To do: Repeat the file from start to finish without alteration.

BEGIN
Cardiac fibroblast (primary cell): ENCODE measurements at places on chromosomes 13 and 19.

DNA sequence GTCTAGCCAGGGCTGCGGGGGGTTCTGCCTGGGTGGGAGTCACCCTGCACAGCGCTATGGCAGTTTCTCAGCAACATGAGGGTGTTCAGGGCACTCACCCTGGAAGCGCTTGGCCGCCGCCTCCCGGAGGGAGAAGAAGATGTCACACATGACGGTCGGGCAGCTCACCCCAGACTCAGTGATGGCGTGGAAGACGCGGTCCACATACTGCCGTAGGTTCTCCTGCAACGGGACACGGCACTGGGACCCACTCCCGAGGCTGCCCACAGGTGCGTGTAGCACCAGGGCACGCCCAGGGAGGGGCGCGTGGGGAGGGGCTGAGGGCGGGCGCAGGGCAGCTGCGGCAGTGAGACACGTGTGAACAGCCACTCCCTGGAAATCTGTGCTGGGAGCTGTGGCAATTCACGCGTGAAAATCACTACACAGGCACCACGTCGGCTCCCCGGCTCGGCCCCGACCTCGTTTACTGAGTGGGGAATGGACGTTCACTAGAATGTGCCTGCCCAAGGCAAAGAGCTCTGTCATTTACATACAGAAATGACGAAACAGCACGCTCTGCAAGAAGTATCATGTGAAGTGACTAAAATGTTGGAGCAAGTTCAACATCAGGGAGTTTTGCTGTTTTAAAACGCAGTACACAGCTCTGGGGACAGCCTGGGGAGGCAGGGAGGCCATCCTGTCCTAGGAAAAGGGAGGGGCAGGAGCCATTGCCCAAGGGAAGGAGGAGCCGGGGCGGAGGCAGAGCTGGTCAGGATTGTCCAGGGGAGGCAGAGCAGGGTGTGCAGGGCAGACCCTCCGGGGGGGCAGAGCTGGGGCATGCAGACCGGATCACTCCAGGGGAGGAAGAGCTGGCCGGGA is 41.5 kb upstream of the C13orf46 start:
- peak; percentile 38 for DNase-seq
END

Cardiac fibroblast (primary cell): ENCODE measurements at places on chromosomes 13 and 19.

DNA sequence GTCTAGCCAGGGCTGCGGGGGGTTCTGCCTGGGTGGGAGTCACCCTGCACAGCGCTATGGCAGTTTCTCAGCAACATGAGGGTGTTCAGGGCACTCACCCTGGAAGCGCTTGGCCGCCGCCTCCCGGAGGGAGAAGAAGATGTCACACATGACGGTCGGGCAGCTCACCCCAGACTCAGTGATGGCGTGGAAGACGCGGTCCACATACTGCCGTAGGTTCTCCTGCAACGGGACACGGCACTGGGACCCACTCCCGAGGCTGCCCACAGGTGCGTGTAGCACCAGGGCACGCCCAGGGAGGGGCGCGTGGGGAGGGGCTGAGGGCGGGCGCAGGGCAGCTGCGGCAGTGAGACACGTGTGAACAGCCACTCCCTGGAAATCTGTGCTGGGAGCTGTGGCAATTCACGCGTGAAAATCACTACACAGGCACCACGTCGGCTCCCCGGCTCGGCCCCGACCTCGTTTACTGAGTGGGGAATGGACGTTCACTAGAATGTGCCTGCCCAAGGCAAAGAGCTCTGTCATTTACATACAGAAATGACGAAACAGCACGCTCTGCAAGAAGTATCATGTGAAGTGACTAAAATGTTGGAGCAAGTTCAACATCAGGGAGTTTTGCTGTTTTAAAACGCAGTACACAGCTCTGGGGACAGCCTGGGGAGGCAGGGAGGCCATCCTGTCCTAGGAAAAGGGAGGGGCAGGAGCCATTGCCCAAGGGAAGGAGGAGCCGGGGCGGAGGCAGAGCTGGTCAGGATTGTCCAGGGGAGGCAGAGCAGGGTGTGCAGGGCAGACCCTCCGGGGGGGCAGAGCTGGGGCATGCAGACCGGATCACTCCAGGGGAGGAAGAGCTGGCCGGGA is 41.5 kb upstream of the C13orf46 start:
- peak; percentile 38 for DNase-seq